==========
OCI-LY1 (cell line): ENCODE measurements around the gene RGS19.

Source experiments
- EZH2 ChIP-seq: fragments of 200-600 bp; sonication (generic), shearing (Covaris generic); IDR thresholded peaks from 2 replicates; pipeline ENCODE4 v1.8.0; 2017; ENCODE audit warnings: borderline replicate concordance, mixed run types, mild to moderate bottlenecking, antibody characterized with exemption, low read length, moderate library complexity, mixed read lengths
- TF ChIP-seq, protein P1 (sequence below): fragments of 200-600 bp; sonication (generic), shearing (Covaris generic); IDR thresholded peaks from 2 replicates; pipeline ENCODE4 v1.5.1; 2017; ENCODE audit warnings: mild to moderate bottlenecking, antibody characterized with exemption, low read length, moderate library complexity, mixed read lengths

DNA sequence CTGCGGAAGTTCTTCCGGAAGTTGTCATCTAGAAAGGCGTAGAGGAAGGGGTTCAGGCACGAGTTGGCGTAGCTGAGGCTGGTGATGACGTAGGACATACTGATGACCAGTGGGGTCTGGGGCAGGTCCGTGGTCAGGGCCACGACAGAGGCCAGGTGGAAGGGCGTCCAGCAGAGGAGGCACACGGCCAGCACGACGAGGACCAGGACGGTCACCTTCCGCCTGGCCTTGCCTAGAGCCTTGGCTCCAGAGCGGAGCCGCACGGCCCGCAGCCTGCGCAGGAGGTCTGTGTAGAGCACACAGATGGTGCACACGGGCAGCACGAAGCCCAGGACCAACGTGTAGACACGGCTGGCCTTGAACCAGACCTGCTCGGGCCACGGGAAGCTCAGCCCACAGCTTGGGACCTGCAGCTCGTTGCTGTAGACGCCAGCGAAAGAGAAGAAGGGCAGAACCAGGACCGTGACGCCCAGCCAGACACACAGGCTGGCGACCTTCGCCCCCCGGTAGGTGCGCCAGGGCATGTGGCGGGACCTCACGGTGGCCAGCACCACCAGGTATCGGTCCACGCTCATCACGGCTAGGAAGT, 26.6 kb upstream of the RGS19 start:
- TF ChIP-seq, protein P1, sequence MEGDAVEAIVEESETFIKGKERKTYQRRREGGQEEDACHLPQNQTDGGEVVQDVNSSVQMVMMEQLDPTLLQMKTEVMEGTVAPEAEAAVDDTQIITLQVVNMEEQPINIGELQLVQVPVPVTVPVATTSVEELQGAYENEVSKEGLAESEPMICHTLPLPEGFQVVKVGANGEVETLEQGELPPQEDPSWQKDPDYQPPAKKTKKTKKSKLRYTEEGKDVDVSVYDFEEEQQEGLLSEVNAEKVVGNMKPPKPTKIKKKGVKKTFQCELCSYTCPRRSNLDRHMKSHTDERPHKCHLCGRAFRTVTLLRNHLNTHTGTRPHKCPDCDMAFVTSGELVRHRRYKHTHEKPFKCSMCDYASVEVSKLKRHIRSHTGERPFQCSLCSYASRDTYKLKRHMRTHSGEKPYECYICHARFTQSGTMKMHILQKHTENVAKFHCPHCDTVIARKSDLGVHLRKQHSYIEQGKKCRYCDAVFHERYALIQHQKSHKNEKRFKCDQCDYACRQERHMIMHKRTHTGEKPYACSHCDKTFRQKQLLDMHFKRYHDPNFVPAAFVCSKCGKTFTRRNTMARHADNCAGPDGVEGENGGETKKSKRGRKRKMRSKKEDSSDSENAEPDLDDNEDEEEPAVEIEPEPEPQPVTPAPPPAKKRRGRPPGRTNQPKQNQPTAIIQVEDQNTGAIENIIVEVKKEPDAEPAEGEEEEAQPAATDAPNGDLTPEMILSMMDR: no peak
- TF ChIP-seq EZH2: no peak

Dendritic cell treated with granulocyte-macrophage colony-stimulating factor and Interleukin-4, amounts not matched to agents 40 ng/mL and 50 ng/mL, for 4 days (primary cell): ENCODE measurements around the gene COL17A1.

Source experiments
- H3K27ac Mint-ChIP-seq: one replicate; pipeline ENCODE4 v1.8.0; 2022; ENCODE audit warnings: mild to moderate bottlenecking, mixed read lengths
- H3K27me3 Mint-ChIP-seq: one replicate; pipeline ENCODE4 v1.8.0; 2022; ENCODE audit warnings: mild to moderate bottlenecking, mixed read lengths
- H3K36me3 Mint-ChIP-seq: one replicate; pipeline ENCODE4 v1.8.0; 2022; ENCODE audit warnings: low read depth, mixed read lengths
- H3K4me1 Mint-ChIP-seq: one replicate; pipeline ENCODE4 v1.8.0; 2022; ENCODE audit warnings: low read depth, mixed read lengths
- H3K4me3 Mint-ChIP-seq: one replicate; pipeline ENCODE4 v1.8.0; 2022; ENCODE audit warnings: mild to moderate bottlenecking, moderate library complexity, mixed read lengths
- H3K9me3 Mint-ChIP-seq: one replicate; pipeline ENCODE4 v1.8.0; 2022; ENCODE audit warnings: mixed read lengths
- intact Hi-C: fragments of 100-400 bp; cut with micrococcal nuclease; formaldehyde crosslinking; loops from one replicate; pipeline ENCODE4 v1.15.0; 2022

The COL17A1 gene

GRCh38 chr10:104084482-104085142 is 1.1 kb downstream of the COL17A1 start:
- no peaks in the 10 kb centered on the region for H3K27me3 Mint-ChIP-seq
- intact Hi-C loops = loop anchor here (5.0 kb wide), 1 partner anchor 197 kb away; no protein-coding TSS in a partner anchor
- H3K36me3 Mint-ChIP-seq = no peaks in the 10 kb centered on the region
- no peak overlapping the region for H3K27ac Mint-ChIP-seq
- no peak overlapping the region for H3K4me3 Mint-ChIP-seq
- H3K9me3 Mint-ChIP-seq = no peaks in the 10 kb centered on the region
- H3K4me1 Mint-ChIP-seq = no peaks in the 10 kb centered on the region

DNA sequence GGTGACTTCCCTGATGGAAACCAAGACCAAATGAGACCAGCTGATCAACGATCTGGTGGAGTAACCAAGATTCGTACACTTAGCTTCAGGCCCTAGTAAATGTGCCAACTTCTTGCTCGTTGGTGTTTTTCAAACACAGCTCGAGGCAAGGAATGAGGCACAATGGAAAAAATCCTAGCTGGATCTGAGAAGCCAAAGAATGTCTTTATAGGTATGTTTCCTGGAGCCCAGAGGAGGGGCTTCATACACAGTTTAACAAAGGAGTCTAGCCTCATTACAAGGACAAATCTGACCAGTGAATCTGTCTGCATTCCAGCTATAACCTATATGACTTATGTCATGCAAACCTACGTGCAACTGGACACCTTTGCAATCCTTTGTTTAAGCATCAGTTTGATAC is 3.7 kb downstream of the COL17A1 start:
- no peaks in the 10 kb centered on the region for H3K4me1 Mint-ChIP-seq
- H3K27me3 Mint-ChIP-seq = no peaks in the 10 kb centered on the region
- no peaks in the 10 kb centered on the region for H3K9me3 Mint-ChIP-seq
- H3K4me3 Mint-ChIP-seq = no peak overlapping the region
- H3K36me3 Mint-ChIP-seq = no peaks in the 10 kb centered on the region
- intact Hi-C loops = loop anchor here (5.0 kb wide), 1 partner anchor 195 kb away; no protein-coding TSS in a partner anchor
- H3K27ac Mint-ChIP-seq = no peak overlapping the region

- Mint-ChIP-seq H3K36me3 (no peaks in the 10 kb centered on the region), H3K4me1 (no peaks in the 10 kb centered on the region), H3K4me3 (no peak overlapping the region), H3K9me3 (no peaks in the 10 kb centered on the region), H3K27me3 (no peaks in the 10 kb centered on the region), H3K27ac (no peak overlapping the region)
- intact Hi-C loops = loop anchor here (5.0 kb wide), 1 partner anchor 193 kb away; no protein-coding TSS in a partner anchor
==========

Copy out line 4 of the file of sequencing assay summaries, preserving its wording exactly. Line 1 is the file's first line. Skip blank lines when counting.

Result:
- TF ChIP-seq, protein P1 (sequence below): fragments of 200-600 bp; sonication (generic), shearing (Covaris generic); IDR thresholded peaks from 2 replicates; pipeline ENCODE4 v1.5.1; 2017; ENCODE audit warnings: mild to moderate bottlenecking, antibody characterized with exemption, low read length, moderate library complexity, mixed read lengths